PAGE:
LeanIn.Org recently released a new report, The State of Black Women in Corporate America, that shows Black women are having a markedly worse experience at work than white women and other women of color. The report offers an in-depth look at Black women’s experiences in the workplace, and at the systemic barriers holding them back. It also outlines specific steps companies can take to prioritize advancing and supporting Black women.
The State of Black Women in Corporate America draws on several years of insights from Lean In and McKinsey & Company’s annual Women in the Workplace study, along with recent research conducted by LeanIn.Org in partnership with SurveyMonkey. To our knowledge, Women in the Workplace is the largest study on women’s experiences in corporate America, which makes The State of Black Women in Corporate America the most comprehensive report on Black women’s experiences at work.
The release of The State of Black Women in Corporate America coincides with Black Women’s Equal Pay Day, which marks how far Black women had to work into 2020 to catch up with what white men earned in 2019 alone. On average, Black women earn 38% less than white men and 21% less than white women. That adds up to almost a million dollars over the course of a Black woman’s career.
“The pay gap is a huge injustice, and this report shows that it’s just one part of a much bigger problem,” said Sheryl Sandberg, Facebook COO and co-founder of LeanIn.Org. “It’s critical that we take a hard look at what’s happening in the workplace and do more to advance Black women. The research is clear, women are having a worse experience at work than men. Women of color are having a worse experience than white women. And Black women in particular are having the worst experience of all.”
As the report shows, Black women encounter inequality and discrimination at work on a regular basis, in areas ranging from hiring and promotions, to support from leadership, to casual interactions with colleagues. For every 100 entry-level men promoted to manager, only 58 Black women are promoted. Almost 60% of Black women have never had an informal interaction with a senior leader. And Black women are more likely to have their competence underestimated or questioned—more than a quarter of Black women have heard a colleague express surprise at their language skills or other abilities.
“In this moment, with a national conversation underway about the systemic injustices Black people face, we must take a hard look at what’s happening in the workplace,” added LeanIn.Org’s Managing Director Raena Saddler. “For too many Black women, work is yet another place where we encounter inequality and discrimination. Our report shares clear, concrete solutions companies can implement today to ensure there is a work environment where Black women are represented and empowered to thrive.”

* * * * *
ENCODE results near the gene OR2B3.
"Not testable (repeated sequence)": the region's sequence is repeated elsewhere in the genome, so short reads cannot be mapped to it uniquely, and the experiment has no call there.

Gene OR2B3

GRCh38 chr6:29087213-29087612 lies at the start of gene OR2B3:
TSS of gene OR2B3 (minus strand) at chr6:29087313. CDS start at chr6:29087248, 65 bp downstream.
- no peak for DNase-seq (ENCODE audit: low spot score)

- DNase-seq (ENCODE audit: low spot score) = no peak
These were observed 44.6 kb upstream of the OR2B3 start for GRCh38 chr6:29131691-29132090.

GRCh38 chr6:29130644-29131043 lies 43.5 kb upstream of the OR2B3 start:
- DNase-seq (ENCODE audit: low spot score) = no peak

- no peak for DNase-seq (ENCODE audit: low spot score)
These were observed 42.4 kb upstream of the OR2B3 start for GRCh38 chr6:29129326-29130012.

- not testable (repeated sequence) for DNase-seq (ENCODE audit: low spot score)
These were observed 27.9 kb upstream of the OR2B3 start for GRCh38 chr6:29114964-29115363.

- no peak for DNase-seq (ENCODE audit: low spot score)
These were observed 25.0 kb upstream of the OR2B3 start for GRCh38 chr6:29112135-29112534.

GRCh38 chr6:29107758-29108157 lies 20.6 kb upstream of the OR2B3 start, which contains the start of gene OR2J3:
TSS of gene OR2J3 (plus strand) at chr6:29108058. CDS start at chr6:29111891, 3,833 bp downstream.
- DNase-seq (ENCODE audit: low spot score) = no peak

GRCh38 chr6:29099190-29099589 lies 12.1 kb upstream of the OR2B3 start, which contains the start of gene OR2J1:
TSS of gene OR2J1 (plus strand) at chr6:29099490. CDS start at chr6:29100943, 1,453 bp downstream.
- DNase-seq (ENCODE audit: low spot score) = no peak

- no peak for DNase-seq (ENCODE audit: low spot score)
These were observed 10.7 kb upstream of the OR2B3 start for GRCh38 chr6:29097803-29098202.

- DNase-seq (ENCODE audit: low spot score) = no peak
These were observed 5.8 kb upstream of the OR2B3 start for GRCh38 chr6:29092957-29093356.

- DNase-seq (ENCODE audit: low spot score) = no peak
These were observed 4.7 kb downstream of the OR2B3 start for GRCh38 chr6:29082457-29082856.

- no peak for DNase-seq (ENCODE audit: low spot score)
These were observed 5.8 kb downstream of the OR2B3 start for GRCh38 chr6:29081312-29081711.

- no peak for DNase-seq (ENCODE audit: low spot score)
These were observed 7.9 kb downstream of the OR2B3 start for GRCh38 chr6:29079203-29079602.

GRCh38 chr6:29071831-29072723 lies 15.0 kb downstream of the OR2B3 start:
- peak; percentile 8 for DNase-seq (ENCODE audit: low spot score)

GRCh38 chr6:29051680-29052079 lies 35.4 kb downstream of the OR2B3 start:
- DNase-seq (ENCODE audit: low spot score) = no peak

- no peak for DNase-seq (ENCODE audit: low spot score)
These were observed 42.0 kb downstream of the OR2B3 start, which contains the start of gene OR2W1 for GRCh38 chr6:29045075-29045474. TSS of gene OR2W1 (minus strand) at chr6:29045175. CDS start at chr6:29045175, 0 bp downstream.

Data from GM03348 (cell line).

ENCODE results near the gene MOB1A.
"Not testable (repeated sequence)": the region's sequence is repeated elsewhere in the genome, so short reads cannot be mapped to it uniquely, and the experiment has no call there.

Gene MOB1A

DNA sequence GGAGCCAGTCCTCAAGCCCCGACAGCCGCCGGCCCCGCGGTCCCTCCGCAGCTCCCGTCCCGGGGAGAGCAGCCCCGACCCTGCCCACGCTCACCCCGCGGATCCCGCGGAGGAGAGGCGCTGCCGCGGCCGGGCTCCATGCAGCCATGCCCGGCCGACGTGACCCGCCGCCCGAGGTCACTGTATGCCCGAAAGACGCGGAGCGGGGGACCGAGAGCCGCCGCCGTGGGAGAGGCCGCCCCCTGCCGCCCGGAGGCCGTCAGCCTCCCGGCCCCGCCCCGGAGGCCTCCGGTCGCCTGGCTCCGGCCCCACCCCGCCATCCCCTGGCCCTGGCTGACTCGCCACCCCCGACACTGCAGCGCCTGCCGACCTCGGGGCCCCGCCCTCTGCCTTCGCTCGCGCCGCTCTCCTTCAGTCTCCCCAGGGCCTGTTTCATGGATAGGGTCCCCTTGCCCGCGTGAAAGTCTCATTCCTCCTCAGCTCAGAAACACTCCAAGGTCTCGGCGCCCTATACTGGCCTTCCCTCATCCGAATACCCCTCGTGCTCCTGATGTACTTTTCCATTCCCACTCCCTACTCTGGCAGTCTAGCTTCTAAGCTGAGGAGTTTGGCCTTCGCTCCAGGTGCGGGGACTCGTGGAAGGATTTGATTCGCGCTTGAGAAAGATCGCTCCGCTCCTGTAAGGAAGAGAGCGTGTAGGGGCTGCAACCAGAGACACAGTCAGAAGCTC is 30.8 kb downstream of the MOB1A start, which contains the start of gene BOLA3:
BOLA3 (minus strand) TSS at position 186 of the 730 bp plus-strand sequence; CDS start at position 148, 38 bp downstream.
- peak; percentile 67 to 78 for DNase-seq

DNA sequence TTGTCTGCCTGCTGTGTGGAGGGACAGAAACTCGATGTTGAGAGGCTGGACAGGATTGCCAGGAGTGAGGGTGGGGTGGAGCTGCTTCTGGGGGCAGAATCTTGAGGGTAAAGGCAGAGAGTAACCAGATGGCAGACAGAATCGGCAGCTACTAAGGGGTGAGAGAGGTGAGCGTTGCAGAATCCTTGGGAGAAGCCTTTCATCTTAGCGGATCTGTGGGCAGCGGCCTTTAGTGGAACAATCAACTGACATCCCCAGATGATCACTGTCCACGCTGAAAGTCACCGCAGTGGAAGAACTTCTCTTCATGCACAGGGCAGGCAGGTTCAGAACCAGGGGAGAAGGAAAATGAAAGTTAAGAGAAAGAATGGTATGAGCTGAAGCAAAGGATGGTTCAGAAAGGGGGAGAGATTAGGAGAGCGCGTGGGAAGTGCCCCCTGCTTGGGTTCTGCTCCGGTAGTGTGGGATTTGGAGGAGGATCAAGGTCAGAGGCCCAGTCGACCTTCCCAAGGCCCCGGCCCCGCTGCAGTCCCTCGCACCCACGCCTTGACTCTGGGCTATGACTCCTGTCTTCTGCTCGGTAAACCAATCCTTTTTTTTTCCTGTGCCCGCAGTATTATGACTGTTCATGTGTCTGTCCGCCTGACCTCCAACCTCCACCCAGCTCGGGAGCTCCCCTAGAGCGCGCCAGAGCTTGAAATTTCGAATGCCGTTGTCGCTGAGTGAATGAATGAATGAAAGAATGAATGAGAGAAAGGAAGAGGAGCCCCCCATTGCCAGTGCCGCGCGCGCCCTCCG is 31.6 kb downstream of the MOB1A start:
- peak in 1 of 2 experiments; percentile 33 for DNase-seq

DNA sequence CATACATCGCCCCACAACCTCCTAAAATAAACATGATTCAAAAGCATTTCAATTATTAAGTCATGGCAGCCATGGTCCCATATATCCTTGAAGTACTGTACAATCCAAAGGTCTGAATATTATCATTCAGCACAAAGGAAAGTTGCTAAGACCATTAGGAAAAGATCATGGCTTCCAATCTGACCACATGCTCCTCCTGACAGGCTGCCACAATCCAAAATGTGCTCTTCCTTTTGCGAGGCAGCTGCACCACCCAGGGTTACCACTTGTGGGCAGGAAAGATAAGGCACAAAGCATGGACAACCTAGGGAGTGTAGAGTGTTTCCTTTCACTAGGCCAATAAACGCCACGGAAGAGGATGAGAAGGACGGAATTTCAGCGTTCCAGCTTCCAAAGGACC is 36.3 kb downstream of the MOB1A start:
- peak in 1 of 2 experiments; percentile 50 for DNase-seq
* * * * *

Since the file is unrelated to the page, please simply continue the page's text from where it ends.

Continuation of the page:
The report emphasizes that companies must adopt an intersectional approach to diversity efforts, taking both gender and race into account and tracking toward targets that are specifically focused on Black women. Otherwise, Black women will continue to be overlooked.
“The only way to make the workplace equal for women is to center on the women who are most marginalized,” said LeanIn.Org co-founder and CEO Rachel Thomas. “If employers want to do better by women, they must do better by Black women.”
The report recommends a number of concrete steps companies can take, including:
Set representation targets by gender and race combined. Only 7% of companies currently do this, which means most aren’t setting specific goals around advancing Black women and other women of color. In addition to setting targets, companies should track hiring and promotion outcomes by both gender and race to make sure women of color are getting equal opportunities to advance.
Hold leaders accountable for progress by incorporating diversity targets into management expectations and performance reviews, and by offering meaningful rewards for success; right now, fewer than one in five companies offers financial incentives for senior leaders who meet diversity targets.
Require diverse final slates for hiring and promotions. A diverse slate includes two or more candidates from any underrepresented group. Research shows that when only one woman or one Black person is included in a slate of finalists, there is statistically zero chance they will be hired—but when two such candidates are included, the chance that one of them will be hired rises dramatically.
Use consistent, objective hiring and promotion rubrics. Evaluators need to understand the rubric and criteria for the role before the review process begins, to ensure that all candidates are evaluated against the same standard. Using a quantitative rating system—such as a five-point scale—has been shown to reduce bias as compared to relying on open-ended questions.